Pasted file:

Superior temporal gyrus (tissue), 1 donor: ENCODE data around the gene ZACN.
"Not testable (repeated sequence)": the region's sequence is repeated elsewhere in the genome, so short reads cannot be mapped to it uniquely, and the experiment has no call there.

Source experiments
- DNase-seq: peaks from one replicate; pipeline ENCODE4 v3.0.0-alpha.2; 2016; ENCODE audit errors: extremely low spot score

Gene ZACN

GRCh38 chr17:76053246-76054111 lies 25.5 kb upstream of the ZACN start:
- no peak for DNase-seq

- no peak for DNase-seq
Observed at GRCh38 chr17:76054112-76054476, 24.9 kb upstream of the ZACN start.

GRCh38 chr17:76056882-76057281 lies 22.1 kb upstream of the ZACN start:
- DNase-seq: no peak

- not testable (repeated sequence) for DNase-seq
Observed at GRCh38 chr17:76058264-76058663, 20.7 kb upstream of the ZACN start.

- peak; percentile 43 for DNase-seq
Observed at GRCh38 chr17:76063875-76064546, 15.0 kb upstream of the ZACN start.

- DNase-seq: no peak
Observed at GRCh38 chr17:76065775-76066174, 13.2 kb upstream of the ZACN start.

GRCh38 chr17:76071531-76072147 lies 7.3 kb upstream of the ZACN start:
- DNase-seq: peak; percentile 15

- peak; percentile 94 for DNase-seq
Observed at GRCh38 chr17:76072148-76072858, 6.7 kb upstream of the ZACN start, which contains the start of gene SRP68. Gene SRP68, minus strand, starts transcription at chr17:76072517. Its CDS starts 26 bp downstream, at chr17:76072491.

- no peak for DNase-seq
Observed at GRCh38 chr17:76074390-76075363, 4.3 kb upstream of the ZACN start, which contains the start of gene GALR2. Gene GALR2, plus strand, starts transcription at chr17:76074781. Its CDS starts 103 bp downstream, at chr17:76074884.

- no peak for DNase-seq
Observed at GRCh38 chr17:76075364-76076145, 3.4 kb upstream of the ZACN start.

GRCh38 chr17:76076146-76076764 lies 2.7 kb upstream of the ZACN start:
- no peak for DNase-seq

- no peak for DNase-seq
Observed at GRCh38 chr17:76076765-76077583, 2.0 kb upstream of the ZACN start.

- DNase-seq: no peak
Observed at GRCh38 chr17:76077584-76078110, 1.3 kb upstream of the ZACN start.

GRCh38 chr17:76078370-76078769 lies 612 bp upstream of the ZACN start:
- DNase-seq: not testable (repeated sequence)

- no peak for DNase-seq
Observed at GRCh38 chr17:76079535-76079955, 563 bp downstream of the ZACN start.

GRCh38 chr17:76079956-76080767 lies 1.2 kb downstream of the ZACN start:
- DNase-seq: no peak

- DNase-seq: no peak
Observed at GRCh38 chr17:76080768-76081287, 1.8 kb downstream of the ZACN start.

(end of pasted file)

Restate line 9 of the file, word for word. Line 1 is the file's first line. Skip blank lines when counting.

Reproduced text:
Observed at GRCh38 chr17:76054112-76054476, 24.9 kb upstream of the ZACN start.